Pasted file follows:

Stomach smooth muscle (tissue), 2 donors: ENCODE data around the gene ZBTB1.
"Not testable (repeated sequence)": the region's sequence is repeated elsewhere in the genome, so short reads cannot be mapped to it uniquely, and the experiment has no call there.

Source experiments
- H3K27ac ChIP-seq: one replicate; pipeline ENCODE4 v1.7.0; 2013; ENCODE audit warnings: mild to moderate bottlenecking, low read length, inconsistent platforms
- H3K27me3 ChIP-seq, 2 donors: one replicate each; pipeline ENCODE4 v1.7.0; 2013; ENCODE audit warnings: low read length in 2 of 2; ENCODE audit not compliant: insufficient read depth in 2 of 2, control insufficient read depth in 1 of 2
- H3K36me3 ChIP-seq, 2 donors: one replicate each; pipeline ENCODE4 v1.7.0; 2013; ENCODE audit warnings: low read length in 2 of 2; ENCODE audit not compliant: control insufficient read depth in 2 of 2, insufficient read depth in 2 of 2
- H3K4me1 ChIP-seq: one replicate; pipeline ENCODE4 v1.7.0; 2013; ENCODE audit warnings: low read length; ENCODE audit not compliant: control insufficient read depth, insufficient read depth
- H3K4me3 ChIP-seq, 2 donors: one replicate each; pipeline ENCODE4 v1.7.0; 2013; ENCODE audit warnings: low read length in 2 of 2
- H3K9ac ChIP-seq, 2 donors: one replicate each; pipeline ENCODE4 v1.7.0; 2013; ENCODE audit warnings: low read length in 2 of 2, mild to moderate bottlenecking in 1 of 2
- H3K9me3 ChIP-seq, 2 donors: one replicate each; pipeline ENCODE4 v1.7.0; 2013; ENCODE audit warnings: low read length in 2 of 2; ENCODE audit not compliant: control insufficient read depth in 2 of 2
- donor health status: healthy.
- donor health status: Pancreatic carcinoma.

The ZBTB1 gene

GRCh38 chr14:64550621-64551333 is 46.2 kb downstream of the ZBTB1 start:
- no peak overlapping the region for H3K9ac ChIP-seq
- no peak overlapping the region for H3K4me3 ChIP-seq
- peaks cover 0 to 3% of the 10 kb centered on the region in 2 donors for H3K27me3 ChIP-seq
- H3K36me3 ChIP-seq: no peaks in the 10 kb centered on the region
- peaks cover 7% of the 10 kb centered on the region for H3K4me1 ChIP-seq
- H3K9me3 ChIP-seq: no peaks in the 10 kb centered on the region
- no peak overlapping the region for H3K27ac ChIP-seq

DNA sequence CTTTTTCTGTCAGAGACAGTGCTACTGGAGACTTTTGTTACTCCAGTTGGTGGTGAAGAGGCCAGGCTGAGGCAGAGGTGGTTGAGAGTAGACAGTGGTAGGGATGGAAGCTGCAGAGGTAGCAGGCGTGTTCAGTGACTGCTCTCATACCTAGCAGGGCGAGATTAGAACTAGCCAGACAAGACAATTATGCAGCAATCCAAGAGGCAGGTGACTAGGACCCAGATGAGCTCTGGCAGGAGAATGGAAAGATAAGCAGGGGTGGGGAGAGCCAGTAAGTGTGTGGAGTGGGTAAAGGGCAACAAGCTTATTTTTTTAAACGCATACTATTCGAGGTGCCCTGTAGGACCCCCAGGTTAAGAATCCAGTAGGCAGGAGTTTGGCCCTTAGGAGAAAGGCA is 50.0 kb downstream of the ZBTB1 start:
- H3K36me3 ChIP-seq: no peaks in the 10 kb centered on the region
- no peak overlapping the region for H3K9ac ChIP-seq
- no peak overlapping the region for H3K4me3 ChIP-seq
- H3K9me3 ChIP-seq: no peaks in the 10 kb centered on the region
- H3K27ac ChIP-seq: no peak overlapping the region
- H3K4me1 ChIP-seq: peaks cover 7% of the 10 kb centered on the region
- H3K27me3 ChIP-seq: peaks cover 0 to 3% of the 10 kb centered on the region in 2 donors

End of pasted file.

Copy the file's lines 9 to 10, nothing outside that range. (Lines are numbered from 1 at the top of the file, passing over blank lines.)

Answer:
- H3K9ac ChIP-seq, 2 donors: one replicate each; pipeline ENCODE4 v1.7.0; 2013; ENCODE audit warnings: low read length in 2 of 2, mild to moderate bottlenecking in 1 of 2
- H3K9me3 ChIP-seq, 2 donors: one replicate each; pipeline ENCODE4 v1.7.0; 2013; ENCODE audit warnings: low read length in 2 of 2; ENCODE audit not compliant: control insufficient read depth in 2 of 2